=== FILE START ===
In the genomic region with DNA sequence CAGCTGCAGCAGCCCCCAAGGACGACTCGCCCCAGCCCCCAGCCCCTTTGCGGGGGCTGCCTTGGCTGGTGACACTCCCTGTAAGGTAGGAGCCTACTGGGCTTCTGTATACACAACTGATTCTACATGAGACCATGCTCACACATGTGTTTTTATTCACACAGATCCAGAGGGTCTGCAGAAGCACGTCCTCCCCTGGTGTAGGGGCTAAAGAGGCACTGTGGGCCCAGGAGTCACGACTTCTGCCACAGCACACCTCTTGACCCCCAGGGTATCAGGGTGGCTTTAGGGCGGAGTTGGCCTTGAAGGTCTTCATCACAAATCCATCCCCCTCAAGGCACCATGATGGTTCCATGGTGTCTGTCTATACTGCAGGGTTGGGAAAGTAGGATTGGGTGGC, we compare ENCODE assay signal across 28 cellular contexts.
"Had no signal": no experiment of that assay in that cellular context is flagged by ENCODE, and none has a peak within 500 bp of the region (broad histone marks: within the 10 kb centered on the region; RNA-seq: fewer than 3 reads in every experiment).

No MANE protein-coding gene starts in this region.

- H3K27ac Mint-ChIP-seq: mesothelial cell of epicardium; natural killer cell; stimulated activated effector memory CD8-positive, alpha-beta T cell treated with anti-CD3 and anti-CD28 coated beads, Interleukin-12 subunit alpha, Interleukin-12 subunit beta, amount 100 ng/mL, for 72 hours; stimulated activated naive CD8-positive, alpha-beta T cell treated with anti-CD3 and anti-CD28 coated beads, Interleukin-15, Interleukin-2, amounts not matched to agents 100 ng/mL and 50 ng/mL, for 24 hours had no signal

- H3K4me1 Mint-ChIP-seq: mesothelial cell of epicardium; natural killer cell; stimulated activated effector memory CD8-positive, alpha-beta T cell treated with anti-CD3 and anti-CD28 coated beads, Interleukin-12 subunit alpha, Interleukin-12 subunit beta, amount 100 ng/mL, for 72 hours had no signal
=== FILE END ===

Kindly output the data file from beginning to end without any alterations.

In the genomic region with DNA sequence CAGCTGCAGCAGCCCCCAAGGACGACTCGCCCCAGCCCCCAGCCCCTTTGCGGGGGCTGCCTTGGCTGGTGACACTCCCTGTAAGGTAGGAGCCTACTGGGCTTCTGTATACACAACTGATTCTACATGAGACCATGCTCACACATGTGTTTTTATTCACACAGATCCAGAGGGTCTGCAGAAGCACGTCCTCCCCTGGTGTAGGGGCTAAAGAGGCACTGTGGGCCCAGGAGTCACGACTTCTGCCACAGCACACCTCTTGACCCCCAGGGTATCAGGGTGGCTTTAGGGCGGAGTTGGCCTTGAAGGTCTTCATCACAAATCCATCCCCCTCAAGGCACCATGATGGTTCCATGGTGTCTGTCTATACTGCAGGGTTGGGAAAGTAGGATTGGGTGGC, we compare ENCODE assay signal across 28 cellular contexts.
"Had no signal": no experiment of that assay in that cellular context is flagged by ENCODE, and none has a peak within 500 bp of the region (broad histone marks: within the 10 kb centered on the region; RNA-seq: fewer than 3 reads in every experiment).

No MANE protein-coding gene starts in this region.

- H3K27ac Mint-ChIP-seq: mesothelial cell of epicardium; natural killer cell; stimulated activated effector memory CD8-positive, alpha-beta T cell treated with anti-CD3 and anti-CD28 coated beads, Interleukin-12 subunit alpha, Interleukin-12 subunit beta, amount 100 ng/mL, for 72 hours; stimulated activated naive CD8-positive, alpha-beta T cell treated with anti-CD3 and anti-CD28 coated beads, Interleukin-15, Interleukin-2, amounts not matched to agents 100 ng/mL and 50 ng/mL, for 24 hours had no signal

- H3K4me1 Mint-ChIP-seq: mesothelial cell of epicardium; natural killer cell; stimulated activated effector memory CD8-positive, alpha-beta T cell treated with anti-CD3 and anti-CD28 coated beads, Interleukin-12 subunit alpha, Interleukin-12 subunit beta, amount 100 ng/mL, for 72 hours had no signal